It’s always a good idea to clean the filter in your dishwasher and change the water filter in your refrigerator (if it has one) from time to time. With the heavy use these appliances are getting now, they should be cleaned more often. Larry Ciufo, who tests dishwashers at CR, recommends rinsing food debris out of a dishwasher’s manual filter (located on the bottom of the tub) once a week instead of the usual once a month. You may also need to replace your refrigerator’s water filter more often than every six months, as most manufacturers recommend.

For window air conditioners, “check the filters at least once a month during periods of heavy use and clean as needed,” says Chris Regan, who oversees window air conditioner testing at Consumer Reports. “Vacuum off any larger debris and then wash the filter with warm, mildly soapy water. Then rinse and dry it completely.”

Change the filters in your central heating and cooling units as often as the filter manufacturer recommends, which is typically every three to 12 months.

Add Shower Power

Time required: Up to 2 hours

A clogged showerhead makes washing up far from invigorating. To clear the hard-water minerals that are probably the cause, remove the metal or plastic showerhead and let it sit submerged in a bowl of distilled white vinegar for an hour; then wipe it clean with a sponge. Repeat if necessary. For showerheads you can’t easily remove, fill a zip-top bag with vinegar. Open the bag around the showerhead and hold it in place with a zip tie; leave it for an hour.

Seal the Bathtub

Time required: Up to a half-day

Brighten your bathroom by replacing dingy or molding caulk around your tub or shower. It’s not difficult, but before you start you’ll need to have all of the following on hand: caulk (pure silicone or siliconized latex/acrylic), a caulk gun, a bottle of caulk remover, mildew remover spray, a utility knife, a putty knife, and painter’s tape. Soften the old caulk with caulk remover, then run a utility knife against the wall to lift it out. Use a putty knife to clear out any remaining bits of caulk, then spray the area with mildew remover and let it dry. For a clean line, put painter’s tape on either side of where you want the caulk to go. Load your caulk gun with the new caulk, and push out a ribbon wide enough to fill the joint, about ⅛ inch, working from one corner of the tub to the next. Run a wet finger along the caulk to smooth it out. Remove the painter’s tape before the caulk dries.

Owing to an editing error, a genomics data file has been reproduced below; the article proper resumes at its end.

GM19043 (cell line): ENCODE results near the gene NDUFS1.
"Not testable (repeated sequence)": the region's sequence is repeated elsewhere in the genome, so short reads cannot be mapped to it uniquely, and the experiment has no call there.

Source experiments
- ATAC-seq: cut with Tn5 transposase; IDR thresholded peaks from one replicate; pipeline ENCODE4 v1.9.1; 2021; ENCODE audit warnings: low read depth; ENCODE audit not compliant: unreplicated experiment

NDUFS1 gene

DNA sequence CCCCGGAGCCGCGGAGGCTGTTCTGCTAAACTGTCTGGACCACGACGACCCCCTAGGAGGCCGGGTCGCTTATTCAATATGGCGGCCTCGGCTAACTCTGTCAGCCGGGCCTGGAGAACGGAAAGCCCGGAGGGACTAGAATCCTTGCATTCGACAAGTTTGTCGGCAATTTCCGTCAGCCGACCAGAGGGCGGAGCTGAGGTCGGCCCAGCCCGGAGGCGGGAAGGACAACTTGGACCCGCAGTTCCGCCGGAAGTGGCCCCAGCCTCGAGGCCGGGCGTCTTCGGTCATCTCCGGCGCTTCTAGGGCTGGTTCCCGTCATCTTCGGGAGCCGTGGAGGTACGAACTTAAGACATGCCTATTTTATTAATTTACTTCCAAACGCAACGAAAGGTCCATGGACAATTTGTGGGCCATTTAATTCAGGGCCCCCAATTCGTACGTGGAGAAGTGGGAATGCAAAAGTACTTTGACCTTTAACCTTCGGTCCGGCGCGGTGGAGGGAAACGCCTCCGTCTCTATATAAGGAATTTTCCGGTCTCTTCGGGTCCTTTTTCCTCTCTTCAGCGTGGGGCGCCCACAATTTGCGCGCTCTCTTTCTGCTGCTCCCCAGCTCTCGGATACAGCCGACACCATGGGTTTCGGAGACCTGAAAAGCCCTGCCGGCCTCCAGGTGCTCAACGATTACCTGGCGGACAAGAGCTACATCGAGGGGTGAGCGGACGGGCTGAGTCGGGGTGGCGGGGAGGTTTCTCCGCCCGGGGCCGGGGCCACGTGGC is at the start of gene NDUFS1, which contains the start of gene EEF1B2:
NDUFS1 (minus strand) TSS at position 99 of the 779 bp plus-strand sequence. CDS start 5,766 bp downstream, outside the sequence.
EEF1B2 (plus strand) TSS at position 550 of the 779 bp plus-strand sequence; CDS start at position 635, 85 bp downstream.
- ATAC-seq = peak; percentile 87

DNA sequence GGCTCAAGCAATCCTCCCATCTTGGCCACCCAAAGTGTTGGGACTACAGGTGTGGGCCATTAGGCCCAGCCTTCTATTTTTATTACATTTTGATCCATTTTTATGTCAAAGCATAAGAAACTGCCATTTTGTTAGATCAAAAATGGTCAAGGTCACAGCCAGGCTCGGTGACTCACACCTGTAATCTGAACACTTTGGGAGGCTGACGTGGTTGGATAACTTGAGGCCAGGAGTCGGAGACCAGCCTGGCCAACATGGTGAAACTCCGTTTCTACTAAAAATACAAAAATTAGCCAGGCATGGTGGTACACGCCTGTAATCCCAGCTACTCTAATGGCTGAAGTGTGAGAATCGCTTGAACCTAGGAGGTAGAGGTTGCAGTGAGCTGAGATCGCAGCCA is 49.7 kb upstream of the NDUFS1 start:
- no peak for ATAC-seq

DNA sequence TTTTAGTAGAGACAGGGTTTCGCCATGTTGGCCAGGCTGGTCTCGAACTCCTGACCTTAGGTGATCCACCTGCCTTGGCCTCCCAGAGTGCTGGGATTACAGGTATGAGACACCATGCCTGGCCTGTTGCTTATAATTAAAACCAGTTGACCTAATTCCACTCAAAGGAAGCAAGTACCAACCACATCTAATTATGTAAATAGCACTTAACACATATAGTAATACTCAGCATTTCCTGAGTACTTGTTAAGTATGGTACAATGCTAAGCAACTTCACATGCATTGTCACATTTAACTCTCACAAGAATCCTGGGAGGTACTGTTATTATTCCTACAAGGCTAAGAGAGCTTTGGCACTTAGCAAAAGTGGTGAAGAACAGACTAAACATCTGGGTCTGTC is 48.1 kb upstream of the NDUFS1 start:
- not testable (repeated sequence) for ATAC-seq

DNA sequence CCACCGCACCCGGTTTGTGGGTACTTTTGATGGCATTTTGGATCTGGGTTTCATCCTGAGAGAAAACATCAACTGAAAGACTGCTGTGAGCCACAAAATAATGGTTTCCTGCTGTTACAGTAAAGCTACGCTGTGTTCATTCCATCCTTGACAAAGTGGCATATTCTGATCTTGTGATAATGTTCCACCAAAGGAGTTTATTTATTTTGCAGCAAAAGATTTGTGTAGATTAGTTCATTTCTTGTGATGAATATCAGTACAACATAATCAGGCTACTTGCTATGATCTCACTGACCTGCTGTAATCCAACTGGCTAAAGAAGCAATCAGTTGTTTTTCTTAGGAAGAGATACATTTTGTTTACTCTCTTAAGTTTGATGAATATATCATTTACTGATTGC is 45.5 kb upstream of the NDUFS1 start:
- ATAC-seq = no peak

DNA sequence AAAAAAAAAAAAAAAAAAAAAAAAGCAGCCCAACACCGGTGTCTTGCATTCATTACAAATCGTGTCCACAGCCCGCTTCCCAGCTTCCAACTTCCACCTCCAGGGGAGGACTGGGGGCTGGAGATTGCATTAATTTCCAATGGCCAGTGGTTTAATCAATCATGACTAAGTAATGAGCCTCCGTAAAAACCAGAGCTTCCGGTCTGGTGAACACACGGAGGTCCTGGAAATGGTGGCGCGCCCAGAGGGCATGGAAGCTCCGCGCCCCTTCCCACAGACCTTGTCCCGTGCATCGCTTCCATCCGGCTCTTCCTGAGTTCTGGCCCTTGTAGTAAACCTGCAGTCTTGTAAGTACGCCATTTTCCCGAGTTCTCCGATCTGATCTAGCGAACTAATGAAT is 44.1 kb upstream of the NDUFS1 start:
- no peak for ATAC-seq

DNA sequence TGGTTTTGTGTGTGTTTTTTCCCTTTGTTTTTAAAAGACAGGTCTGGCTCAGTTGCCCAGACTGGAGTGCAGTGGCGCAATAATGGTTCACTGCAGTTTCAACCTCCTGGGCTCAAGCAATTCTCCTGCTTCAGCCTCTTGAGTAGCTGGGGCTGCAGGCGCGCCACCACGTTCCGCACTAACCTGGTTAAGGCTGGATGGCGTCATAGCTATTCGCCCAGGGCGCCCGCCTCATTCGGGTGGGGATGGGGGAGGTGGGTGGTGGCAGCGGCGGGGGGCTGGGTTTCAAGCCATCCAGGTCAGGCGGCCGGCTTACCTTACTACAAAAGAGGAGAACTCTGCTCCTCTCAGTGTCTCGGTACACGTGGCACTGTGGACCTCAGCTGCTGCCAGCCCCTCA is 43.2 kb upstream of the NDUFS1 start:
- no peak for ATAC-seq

Rearm the Alarms

Time required: Up to 2 hours

You should press the test button on smoke alarms once a month, says CR’s Don Huber. “If you don’t hear any beeps, check the expiration date on the back to see whether you need a new one; if not, replace the batteries.” (Some detectors are designed to be replaced entirely when the batteries expire.) Consumer Reports suggests getting separate smoke and carbon monoxide detectors. Choose smoke detectors that detect both flaming and smoldering fires. Put them on the ceiling or wall (within 12 inches of the ceiling) right outside your kitchen doorway and in hallways, each bedroom, the basement, the attic (if it’s finished), and near an attached garage. Place carbon monoxide detectors in the same locations, except for the bedrooms.

Realign a Door

Time required: Up to 2 hours

Privacy is probably in short supply if everyone is home more. So being able to close a door is key. If you have a door that isn’t closing properly, the problem is probably a loose hinge screw or the door is out of plumb, says Robert Robillard, a remodeling contractor from Concord, Mass. First, find out whether a hinge is loose. If so, simply tightening the screws should fix the problem. If the screws spin in their holes, take them out, coat two or three toothpicks with wood glue, pound them into the screw hole and let them dry. Then replace the screw—the wood you added should give the screw threads something to bite into, pulling the door back into alignment.

Editor’s Note: A version of this article also appeared in the August 2020 issue of Consumer Reports magazine.